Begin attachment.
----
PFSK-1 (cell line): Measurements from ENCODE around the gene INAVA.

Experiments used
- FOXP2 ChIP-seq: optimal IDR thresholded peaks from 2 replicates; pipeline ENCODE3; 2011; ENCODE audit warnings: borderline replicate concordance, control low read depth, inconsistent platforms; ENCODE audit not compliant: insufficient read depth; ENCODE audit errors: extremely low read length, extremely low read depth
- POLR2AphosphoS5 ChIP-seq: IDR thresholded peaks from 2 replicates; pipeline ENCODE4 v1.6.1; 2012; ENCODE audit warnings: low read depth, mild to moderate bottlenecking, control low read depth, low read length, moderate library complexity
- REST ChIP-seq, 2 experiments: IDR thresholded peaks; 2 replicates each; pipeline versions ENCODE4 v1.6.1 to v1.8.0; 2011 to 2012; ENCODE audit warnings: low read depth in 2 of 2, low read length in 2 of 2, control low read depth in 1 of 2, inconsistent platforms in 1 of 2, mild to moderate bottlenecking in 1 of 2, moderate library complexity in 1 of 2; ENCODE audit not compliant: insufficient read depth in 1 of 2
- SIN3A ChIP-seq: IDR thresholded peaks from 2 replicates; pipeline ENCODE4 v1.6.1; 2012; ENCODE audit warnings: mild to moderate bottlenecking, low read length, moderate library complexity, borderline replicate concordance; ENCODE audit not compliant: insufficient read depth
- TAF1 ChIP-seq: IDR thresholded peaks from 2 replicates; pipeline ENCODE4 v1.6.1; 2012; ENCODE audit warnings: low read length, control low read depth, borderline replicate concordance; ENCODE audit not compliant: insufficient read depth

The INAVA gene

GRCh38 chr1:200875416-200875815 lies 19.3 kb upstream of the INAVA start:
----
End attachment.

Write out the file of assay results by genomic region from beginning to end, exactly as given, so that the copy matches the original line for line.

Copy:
PFSK-1 (cell line): Measurements from ENCODE around the gene INAVA.

Experiments used
- FOXP2 ChIP-seq: optimal IDR thresholded peaks from 2 replicates; pipeline ENCODE3; 2011; ENCODE audit warnings: borderline replicate concordance, control low read depth, inconsistent platforms; ENCODE audit not compliant: insufficient read depth; ENCODE audit errors: extremely low read length, extremely low read depth
- POLR2AphosphoS5 ChIP-seq: IDR thresholded peaks from 2 replicates; pipeline ENCODE4 v1.6.1; 2012; ENCODE audit warnings: low read depth, mild to moderate bottlenecking, control low read depth, low read length, moderate library complexity
- REST ChIP-seq, 2 experiments: IDR thresholded peaks; 2 replicates each; pipeline versions ENCODE4 v1.6.1 to v1.8.0; 2011 to 2012; ENCODE audit warnings: low read depth in 2 of 2, low read length in 2 of 2, control low read depth in 1 of 2, inconsistent platforms in 1 of 2, mild to moderate bottlenecking in 1 of 2, moderate library complexity in 1 of 2; ENCODE audit not compliant: insufficient read depth in 1 of 2
- SIN3A ChIP-seq: IDR thresholded peaks from 2 replicates; pipeline ENCODE4 v1.6.1; 2012; ENCODE audit warnings: mild to moderate bottlenecking, low read length, moderate library complexity, borderline replicate concordance; ENCODE audit not compliant: insufficient read depth
- TAF1 ChIP-seq: IDR thresholded peaks from 2 replicates; pipeline ENCODE4 v1.6.1; 2012; ENCODE audit warnings: low read length, control low read depth, borderline replicate concordance; ENCODE audit not compliant: insufficient read depth

The INAVA gene

GRCh38 chr1:200875416-200875815 lies 19.3 kb upstream of the INAVA start: